Re: Sympathy...

      "no amount of water quenching the flames"

      Rookie mistake.

  2. Nigel Brown

    Only half the story

    What about the following morning, shall we tactfully call it the 'exit plan'?

    1. joeW Silver badge

      Re: Only half the story

      The best exit strategy in these situations is to put a pack of baby wipes in the fridge the night before, and bring them with you for your morning crap.

      Source - ate a naga jolokia on a dare last week.

      1. jake Silver badge

        Re: Only half the story

        Strangely enough, the wife & I have never experienced the supposed "exit pain", despite being serious chiliheads. (We grow Ghosts & Scorpions here.)

        1. EddieD

          Re: Only half the story

          After many a year seeking out the strongest Scotch bonnets and Thai chillies, I now prefer just a modicum in my meals.

          And this always gives me pause for thought

          1. Anonymous Coward
            Anonymous Coward

            Re: Only half the story

            And this always gives me pause for thought


            "The owners owe a debt to the ambulance service, and I hope they'll find some way of making it up to them."

            Maybe offer them a free curry or two?

        2. Paul Woodhouse

          Re: Only half the story

          lucky sods, I'm the other way round, I can eat anything and at worst get a mild sweat on... the day after though.... oh my God... I once passed out and woke up on the bog floor...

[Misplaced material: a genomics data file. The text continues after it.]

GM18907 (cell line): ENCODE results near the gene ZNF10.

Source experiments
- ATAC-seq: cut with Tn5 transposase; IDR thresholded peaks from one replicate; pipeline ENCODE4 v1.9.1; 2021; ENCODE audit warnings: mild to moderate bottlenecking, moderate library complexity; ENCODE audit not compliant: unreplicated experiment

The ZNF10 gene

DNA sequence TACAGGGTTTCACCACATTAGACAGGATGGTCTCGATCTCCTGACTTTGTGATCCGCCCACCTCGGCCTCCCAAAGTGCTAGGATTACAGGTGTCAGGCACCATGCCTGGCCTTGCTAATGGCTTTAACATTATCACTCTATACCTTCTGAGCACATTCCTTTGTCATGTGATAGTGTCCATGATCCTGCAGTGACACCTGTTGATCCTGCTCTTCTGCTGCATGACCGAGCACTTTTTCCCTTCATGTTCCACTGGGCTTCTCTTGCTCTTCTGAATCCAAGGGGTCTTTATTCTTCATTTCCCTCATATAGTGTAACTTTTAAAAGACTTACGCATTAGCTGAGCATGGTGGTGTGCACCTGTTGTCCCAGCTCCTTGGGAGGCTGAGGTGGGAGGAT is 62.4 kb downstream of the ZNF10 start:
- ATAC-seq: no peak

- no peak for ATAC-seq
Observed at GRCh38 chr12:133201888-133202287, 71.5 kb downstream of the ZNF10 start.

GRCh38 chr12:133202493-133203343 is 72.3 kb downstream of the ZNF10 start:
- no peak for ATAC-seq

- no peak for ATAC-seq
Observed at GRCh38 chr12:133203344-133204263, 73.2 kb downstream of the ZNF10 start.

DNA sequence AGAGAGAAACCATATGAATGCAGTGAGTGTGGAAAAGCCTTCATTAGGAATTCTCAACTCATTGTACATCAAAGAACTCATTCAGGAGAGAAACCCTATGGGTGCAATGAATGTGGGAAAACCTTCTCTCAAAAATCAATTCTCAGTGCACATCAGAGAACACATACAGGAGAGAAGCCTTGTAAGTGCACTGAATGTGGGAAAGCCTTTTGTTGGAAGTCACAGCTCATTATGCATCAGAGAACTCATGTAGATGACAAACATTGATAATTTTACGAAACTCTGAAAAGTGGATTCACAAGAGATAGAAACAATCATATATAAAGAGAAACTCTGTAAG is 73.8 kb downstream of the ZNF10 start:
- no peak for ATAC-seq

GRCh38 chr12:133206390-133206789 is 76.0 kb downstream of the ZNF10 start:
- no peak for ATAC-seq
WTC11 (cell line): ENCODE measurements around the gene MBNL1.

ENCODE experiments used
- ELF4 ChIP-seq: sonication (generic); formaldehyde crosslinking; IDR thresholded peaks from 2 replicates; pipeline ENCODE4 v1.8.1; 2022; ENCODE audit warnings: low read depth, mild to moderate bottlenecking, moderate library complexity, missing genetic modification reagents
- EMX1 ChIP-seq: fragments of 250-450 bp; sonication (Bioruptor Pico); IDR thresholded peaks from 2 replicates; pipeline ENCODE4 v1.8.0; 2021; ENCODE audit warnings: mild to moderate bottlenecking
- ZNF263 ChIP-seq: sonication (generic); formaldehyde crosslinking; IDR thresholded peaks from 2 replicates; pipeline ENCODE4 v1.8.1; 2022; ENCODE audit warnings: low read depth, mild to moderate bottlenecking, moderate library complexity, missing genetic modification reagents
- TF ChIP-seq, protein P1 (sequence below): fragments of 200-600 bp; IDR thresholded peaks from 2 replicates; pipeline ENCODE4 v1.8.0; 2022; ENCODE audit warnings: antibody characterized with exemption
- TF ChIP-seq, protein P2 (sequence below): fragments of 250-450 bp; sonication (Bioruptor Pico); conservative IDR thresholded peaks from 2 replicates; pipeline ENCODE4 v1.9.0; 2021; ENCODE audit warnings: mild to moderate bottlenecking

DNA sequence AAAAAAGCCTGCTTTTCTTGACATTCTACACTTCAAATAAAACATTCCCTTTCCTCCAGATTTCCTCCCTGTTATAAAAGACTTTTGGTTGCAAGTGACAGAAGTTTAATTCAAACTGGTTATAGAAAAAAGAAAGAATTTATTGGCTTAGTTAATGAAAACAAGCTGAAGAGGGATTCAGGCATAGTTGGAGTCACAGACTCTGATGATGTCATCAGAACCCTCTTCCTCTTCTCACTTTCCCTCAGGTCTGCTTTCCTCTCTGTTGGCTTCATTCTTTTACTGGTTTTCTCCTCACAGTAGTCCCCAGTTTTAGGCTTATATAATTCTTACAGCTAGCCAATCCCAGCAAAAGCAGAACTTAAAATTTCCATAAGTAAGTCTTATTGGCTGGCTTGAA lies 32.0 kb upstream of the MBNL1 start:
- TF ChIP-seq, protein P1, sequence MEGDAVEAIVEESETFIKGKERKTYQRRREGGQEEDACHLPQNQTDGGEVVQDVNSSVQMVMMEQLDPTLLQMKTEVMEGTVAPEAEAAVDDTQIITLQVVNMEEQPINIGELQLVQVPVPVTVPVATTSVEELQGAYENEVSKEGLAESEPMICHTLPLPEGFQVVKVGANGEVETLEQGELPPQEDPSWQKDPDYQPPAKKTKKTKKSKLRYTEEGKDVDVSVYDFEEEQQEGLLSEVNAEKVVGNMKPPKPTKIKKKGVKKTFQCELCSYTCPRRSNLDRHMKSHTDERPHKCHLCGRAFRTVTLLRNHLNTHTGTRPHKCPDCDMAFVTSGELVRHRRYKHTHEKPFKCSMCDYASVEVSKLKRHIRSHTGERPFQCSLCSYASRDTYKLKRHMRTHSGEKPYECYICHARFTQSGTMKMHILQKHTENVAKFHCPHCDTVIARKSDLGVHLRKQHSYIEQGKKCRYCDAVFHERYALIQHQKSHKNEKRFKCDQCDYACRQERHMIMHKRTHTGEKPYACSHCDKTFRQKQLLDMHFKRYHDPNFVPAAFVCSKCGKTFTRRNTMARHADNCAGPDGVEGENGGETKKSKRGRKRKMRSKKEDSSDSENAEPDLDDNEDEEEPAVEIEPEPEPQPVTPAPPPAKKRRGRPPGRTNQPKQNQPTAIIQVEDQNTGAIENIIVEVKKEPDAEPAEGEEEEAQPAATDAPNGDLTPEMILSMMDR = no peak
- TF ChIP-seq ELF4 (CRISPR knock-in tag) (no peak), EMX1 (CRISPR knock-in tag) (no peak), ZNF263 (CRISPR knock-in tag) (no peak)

2. ClammyLammy

        Re: Only half the story

        Don't flush baby wipes!

        You'll run the risk of blocked drains, they're not meant to go down there. Andrex however do 'Washlets' which are flushable (1 or 2 at a time).

        If you flush normal wipes and your drains block and back-up causing untold and unpleasant grief, which I've seen more times than I care to mention, your household insurance won't cover it due to the 'misuse' clause. Not only that but some insurers (RSA for example) will also count it as a claim on your history even though they did nothing.

        I know this because for the last few years I've been a technical manager for various drainage companies specialising in insurance work.

      3. Fungus Bob Silver badge

        Re: Only half the story

        "The best exit strategy in these situations is to put a pack of baby wipes in the fridge the night before, and bring them with you for your morning crap."

        You haven't really had The Screamers until you've had to plant your ass in a snowbank to extinguish the burn.

        Don't ask how I know - there is a restraining order.

    2. Shax

      Re: Only half the story

      The following morning was quite un-eventful.. Frozen khasi roll not needed!!! ;-)

    3. Qu Dawei

      Re: Only half the story